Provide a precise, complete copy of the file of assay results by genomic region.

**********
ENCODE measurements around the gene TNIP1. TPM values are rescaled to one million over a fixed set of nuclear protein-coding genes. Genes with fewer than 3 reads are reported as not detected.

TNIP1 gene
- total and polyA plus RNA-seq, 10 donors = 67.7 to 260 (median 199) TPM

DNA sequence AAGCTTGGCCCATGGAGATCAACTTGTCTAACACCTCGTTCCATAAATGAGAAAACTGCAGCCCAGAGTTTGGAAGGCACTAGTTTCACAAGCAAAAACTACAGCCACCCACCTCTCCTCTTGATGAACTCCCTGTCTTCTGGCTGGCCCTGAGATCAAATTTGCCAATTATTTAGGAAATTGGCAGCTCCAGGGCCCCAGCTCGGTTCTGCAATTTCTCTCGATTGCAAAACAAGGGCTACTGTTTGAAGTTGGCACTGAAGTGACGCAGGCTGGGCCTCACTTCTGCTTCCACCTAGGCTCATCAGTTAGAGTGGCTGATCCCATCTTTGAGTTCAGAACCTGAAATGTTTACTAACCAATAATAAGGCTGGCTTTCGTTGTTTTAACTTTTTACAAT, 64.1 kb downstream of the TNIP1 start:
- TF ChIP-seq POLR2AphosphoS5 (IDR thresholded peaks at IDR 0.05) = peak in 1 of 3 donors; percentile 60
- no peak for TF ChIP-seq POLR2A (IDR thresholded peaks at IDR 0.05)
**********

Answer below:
ENCODE measurements around the gene TNIP1. TPM values are rescaled to one million over a fixed set of nuclear protein-coding genes. Genes with fewer than 3 reads are reported as not detected.

TNIP1 gene
- total and polyA plus RNA-seq, 10 donors = 67.7 to 260 (median 199) TPM

DNA sequence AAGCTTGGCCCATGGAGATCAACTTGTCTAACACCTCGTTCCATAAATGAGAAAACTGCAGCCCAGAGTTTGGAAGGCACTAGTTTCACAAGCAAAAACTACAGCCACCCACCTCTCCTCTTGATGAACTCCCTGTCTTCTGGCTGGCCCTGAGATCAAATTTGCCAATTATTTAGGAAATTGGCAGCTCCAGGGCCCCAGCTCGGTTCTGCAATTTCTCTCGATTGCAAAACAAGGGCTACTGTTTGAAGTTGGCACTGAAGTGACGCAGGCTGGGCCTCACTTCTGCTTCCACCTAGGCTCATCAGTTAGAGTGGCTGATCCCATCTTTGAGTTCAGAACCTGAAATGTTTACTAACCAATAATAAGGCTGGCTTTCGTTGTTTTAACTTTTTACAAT, 64.1 kb downstream of the TNIP1 start:
- TF ChIP-seq POLR2AphosphoS5 (IDR thresholded peaks at IDR 0.05) = peak in 1 of 3 donors; percentile 60
- no peak for TF ChIP-seq POLR2A (IDR thresholded peaks at IDR 0.05)